• Ruggedness. If the access point will reside in an office, plastic casing should suffice; however, warehouses and manufacturing plants will likely require the more rugged, aluminum casing. Thus, consider the operating environment and select an access point that is tough enough.
  • Regulatory. Vendors must certify access points with the appropriate regulatory body before offering them for sale in a particular country. This is a slow and tedious process. As a result, be sure the vendor has products available for the applicable country, especially if you'll be deploying the wireless LAN outside of the U.S.
  • Operating Temperatures. Access points don't have any problems operating within typical office environments where temperatures are comfortable for humans. A warehouse or manufacturing plant, however, can have temperatures that are very hot or cold depending on the local climate. Consequently, ensure the access point can withstand extreme temperatures if requirements call for these types of locations.
  • Security. The 802.11 standard offers wired equivalent privacy (WEP) for encrypting data sent between wireless stations. Many sources, nevertheless, have shown the vulnerabilities of WEP. As a result, vendors offering enterprise-grade access points generally include enhanced security features, such as IEEE 802.1X along with dynamic key allocation and management. Carefully assess needs for security, and choose an access point having adequate security mechanisms.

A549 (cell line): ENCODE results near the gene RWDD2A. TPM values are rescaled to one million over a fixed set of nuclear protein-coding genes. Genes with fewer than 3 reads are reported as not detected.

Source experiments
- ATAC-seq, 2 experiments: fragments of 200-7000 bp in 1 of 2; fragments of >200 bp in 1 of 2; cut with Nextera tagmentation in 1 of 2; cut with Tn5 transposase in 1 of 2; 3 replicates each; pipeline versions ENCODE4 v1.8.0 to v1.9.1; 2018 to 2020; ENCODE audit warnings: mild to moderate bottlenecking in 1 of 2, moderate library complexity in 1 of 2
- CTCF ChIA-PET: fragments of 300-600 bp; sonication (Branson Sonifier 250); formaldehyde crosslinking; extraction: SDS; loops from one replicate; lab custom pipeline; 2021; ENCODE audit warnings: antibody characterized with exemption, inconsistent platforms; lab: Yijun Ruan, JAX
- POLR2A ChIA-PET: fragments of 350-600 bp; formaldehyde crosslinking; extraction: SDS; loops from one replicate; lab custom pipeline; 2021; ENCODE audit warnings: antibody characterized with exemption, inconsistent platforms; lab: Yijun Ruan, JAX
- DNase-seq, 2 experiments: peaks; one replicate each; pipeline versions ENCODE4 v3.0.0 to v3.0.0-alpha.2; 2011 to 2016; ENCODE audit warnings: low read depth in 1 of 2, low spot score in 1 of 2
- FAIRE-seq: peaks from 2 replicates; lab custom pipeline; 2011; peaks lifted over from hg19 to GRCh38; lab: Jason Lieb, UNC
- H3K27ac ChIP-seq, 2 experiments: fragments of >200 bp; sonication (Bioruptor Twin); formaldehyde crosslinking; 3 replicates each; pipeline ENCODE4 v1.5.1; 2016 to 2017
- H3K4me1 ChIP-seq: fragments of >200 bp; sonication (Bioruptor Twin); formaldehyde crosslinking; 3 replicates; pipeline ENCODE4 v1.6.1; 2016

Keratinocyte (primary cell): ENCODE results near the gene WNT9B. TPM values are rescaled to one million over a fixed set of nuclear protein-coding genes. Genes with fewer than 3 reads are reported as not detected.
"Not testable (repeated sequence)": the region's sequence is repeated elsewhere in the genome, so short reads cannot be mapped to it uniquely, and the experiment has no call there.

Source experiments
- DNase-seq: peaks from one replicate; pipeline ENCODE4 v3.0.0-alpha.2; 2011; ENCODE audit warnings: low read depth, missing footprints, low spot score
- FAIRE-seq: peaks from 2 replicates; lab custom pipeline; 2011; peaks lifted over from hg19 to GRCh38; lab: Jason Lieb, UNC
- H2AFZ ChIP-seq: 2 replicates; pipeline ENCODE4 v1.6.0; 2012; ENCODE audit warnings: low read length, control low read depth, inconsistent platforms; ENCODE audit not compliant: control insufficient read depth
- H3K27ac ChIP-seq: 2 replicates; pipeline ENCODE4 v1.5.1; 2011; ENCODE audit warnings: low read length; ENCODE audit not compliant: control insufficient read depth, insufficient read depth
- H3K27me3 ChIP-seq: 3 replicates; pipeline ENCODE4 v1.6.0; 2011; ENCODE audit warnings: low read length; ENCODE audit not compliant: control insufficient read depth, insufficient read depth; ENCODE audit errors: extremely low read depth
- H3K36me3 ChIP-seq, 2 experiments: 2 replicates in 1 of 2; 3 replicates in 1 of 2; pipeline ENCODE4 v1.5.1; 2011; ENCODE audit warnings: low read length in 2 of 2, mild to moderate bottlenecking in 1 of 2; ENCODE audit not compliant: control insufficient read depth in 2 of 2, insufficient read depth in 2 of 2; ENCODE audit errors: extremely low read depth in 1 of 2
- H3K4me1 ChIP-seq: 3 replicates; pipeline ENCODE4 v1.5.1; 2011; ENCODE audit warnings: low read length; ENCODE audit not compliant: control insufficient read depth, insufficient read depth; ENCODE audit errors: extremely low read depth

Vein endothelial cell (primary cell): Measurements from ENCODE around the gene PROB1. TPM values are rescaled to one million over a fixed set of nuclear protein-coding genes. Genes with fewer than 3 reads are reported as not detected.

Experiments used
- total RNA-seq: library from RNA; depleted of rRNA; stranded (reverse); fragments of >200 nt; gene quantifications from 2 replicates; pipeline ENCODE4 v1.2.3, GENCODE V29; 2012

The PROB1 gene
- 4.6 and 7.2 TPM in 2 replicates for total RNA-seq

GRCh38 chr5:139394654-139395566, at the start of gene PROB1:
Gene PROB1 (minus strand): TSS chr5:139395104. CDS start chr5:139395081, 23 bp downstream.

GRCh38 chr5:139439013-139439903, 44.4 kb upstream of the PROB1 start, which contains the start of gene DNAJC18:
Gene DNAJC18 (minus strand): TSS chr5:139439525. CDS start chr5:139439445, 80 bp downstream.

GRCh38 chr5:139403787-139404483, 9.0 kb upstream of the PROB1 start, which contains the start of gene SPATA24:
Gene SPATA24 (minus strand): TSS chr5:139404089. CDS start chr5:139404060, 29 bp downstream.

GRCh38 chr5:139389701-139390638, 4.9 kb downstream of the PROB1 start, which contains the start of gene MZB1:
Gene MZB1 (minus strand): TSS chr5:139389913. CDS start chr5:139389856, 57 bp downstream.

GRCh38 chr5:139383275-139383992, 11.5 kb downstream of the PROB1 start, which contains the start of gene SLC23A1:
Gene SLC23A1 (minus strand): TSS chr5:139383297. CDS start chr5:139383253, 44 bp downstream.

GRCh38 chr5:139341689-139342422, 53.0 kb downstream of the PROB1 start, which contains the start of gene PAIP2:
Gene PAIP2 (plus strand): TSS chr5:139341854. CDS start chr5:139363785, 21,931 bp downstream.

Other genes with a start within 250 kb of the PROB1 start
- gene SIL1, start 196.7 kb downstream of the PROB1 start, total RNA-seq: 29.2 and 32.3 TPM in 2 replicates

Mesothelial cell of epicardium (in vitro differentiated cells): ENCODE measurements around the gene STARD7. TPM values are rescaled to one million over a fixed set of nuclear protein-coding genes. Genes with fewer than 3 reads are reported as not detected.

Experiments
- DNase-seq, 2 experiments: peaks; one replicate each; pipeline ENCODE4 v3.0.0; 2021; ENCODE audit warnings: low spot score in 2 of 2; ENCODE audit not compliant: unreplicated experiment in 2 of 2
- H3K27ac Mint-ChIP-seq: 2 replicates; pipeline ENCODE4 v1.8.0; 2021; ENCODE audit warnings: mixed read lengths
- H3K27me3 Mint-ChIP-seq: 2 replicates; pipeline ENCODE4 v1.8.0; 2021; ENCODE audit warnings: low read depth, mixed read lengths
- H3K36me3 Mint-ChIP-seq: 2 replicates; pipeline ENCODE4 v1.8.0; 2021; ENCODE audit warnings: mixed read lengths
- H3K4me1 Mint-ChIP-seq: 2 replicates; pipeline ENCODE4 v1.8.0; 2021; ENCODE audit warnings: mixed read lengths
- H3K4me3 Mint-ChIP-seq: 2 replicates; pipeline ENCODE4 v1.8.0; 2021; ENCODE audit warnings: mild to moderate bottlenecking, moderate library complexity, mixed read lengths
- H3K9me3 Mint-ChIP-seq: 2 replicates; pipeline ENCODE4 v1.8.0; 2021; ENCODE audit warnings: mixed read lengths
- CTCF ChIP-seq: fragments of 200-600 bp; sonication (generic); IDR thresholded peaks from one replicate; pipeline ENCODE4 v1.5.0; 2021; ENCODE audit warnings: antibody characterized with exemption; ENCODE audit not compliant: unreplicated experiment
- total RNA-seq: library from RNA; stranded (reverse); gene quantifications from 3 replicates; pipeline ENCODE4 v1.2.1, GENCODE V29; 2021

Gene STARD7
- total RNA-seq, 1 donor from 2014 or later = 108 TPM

• Range. Access points with range enhancements are beneficial to minimize the number and overall costs of access points. In general, longer range reduces overall costs because of the need for fewer access points. Be careful, though, when comparing access point specifications from different vendors. One vendor may boast long range capability, but they may be using a higher gain antenna. Other access points, if using this higher gain antenna, may offer the same or better range. The idea here is to read the test specifications carefully.
  • Installation and Support Tools. For enterprise wireless LANs, installation and support tools become an important aspect when choosing access points. In general, most access points will have various methods, such as Telnet and HTTP, for support staff to configuration and management purposes.

    Be cognizant of other enhanced features that can reduce installation and support headaches. For example, installers must choose proper radio channels when installing multiple access points within close proximity to minimize inter-access point interference, which can degrade the performance of a wireless LAN. Some access point vendors make life much easier by offering automatic channel selection. The access point senses the presence of other access points and attempts to adjust to a quieter channel.